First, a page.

Today I am grateful for conversation with my son Sam and for earlier morning light and longer evening light. I know it is midweek, but I had plenty of writing fodder created over the weekend. I am still pulling post ideas out. One of my typical weekend tasks is grocery shopping. I don't mind it really, and we have our usual store with our typical weekly items that I know just where to find. If I feel rushed at the store, it is only if I have something else next and am on a timeframe, or if the store is crowded and I am slowed by other cart traffic. Usually, I move pretty efficiently through the aisles. I had an extra spring in my step after my latest trip to the store though. Part of it was the Sunday morning quiet that made my shopping go smoothly. Part of it was the brief exchange I had when I was loading my car with my bags. An older man pulled into a parking spot near mine. As he got out and started walking, he commented on how he liked the color of my car. (It's a

Fleeting Specks

Today I am grateful for oatmeal and peaches, and for the many friends I have in recovery and how we support one another. On a recent morning, as I walked Oliver in the predawn chill and dark, I noticed the sparkling flecks of frost on the grass just uncovered from last weekend's snowstorm. I love this time of the day and I appreciate that Oliver gives me a reason to get outside early each morning. Some mornings, my mind may be on something else and I notice less of my surroundings. But on most mornings, I try to be tuned in to what I am seeing and hearing, both for some moving meditation time and for our safety. As I considered the sparkling flecks of frost, I pondered how they would be gone in a few short hours, as the sun rose and the temperature climbed above freezing. I appreciated the glinting ice crystals and the peace and beauty they created, but I looked forward to the warmer temperatures. I was getting ahead of myself. Mindfulness and gratitude are about enjoying t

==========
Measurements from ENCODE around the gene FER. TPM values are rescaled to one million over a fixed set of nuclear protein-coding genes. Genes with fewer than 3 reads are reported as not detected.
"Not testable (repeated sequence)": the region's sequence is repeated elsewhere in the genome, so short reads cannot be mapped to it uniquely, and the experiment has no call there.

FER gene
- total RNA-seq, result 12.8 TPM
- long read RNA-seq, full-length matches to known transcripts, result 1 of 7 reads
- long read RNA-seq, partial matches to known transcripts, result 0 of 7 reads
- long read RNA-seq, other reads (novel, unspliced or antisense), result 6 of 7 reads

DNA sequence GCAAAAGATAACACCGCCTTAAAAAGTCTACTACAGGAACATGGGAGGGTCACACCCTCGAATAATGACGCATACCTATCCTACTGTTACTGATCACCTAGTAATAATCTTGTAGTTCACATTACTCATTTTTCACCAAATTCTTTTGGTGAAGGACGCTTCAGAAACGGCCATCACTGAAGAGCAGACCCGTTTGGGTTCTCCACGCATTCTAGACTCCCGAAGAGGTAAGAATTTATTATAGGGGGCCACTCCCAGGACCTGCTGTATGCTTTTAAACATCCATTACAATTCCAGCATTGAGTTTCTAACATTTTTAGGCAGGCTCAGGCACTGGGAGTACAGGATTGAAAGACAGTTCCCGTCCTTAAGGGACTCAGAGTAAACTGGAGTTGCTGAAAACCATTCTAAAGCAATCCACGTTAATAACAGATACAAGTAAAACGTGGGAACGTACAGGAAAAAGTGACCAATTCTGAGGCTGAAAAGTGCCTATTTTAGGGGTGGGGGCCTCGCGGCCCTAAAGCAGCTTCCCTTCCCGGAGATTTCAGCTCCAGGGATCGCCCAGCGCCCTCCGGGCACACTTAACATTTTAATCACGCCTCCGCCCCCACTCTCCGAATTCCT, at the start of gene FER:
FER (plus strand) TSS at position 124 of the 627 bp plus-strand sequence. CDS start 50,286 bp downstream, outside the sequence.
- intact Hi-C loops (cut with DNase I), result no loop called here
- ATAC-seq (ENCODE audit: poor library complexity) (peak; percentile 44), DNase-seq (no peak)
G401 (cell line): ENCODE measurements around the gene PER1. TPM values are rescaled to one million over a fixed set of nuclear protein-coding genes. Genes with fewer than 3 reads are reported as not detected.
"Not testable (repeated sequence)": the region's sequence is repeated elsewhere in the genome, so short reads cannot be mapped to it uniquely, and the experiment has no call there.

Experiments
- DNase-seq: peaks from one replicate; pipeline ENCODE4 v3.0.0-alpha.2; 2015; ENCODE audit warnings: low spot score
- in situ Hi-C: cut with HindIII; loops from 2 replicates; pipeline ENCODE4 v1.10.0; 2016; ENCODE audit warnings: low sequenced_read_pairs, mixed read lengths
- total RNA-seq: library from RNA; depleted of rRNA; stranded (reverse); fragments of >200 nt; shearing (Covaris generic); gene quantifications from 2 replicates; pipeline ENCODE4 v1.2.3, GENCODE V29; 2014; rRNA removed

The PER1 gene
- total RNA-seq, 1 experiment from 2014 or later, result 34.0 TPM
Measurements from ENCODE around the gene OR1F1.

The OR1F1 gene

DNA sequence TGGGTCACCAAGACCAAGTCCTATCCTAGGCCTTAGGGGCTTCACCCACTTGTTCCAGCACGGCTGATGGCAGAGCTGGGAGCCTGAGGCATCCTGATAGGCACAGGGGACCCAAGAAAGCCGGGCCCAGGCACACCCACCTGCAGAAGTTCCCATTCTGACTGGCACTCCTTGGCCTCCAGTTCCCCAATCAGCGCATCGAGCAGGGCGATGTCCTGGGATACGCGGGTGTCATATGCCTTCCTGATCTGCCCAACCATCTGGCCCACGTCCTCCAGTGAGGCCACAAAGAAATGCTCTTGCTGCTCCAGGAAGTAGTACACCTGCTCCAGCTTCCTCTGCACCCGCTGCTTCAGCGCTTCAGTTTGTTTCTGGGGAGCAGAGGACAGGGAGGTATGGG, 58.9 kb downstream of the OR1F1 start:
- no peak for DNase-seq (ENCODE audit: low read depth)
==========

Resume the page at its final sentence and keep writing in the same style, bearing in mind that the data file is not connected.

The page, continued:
Smirnoff, Phillips, Camel, Marlboro, and Other Garbage

Today I am grateful for the beautiful weekend weather, plenty of sunshine, time with my friend Dorothy, and a bike ride with Darcy. I decided to go up and down our street yesterday afternoon to pick up some of the garbage I had been seeing, in honor of Earth Day, the sunshine, my physical capabilities.  Among my finds were an empty little Smirnoff vodka container, two larger Phillips vodka plastic bottles, a Camel cigarette pack, and a Marlboro one too. Add to that several plastic straws (one of the worst offenders to little critters), crushed pop cans, styrofoam and plastic cups, and more. It was both surprising and sad to see what others had littered. Maybe some of it was innocent garbage. It blew out of a receptacle on a windy trash day, or fell out of a car accidentally. But I am guessing most of it was guilty garbage. People being lazy, irresponsible, selfish, careless. It all reminded me that we each need to do our part, and with billions of us on the planet, each of us

Wendell Berry and Earth Day 2018

Today I am grateful for planet Earth and the joy I get from being outside in our natural world. I appreciate the beautiful day we had yesterday and the promise of new life and green that is now imminent. Today is Earth Day 2018. It began in 1970 in the United States, thanks to the efforts of many, including Wisconsin Senator Gaylord Nelson. In 1990, it went global. Today, millions of people around the globe take part in activities to mark the day and to continue actions to help preserve our planet. In ways, we have come a long way since 1970, with creation of the EPA and the Clean Air and Clean Water Acts. Yet, in ways we continue to do significant harm to our fragile home and rush blindly forward in the name of progress. So Wendell Berry's words are very fitting today: "The care of the Earth is our most ancient and most worthy, and after all, our most pleasing responsibility. To cherish what remains of it and to foster its renewal is our only hope." Berry, n

Gulp, Just Breathe